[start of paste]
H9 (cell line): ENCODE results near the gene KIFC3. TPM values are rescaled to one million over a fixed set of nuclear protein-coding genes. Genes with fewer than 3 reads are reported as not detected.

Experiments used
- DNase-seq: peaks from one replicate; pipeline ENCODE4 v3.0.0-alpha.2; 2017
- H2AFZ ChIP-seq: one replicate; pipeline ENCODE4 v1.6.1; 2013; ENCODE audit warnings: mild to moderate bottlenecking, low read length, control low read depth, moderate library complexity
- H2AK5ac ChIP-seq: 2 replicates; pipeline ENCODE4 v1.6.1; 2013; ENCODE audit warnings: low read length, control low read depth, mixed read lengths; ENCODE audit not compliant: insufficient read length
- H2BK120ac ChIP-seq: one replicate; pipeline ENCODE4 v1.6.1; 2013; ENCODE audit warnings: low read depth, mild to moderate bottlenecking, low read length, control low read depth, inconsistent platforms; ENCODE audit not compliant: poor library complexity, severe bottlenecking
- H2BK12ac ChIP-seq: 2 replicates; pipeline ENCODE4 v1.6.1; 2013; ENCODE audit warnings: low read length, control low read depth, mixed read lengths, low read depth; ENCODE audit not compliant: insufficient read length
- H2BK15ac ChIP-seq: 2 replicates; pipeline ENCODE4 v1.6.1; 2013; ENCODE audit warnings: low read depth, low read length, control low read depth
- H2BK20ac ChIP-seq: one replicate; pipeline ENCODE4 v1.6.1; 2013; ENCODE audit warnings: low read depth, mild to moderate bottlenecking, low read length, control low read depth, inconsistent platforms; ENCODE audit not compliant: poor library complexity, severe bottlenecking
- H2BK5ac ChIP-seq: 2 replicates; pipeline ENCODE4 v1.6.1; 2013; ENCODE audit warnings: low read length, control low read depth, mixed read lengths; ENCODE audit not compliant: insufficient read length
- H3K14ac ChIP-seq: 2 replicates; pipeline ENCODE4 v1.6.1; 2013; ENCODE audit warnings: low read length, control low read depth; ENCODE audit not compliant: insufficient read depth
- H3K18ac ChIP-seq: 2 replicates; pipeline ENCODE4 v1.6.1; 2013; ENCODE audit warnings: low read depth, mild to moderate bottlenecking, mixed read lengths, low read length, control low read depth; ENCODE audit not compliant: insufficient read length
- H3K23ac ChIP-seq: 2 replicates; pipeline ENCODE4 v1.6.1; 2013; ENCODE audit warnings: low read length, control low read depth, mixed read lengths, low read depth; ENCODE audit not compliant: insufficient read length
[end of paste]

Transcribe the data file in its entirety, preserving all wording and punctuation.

H9 (cell line): ENCODE results near the gene KIFC3. TPM values are rescaled to one million over a fixed set of nuclear protein-coding genes. Genes with fewer than 3 reads are reported as not detected.

Experiments used
- DNase-seq: peaks from one replicate; pipeline ENCODE4 v3.0.0-alpha.2; 2017
- H2AFZ ChIP-seq: one replicate; pipeline ENCODE4 v1.6.1; 2013; ENCODE audit warnings: mild to moderate bottlenecking, low read length, control low read depth, moderate library complexity
- H2AK5ac ChIP-seq: 2 replicates; pipeline ENCODE4 v1.6.1; 2013; ENCODE audit warnings: low read length, control low read depth, mixed read lengths; ENCODE audit not compliant: insufficient read length
- H2BK120ac ChIP-seq: one replicate; pipeline ENCODE4 v1.6.1; 2013; ENCODE audit warnings: low read depth, mild to moderate bottlenecking, low read length, control low read depth, inconsistent platforms; ENCODE audit not compliant: poor library complexity, severe bottlenecking
- H2BK12ac ChIP-seq: 2 replicates; pipeline ENCODE4 v1.6.1; 2013; ENCODE audit warnings: low read length, control low read depth, mixed read lengths, low read depth; ENCODE audit not compliant: insufficient read length
- H2BK15ac ChIP-seq: 2 replicates; pipeline ENCODE4 v1.6.1; 2013; ENCODE audit warnings: low read depth, low read length, control low read depth
- H2BK20ac ChIP-seq: one replicate; pipeline ENCODE4 v1.6.1; 2013; ENCODE audit warnings: low read depth, mild to moderate bottlenecking, low read length, control low read depth, inconsistent platforms; ENCODE audit not compliant: poor library complexity, severe bottlenecking
- H2BK5ac ChIP-seq: 2 replicates; pipeline ENCODE4 v1.6.1; 2013; ENCODE audit warnings: low read length, control low read depth, mixed read lengths; ENCODE audit not compliant: insufficient read length
- H3K14ac ChIP-seq: 2 replicates; pipeline ENCODE4 v1.6.1; 2013; ENCODE audit warnings: low read length, control low read depth; ENCODE audit not compliant: insufficient read depth
- H3K18ac ChIP-seq: 2 replicates; pipeline ENCODE4 v1.6.1; 2013; ENCODE audit warnings: low read depth, mild to moderate bottlenecking, mixed read lengths, low read length, control low read depth; ENCODE audit not compliant: insufficient read length
- H3K23ac ChIP-seq: 2 replicates; pipeline ENCODE4 v1.6.1; 2013; ENCODE audit warnings: low read length, control low read depth, mixed read lengths, low read depth; ENCODE audit not compliant: insufficient read length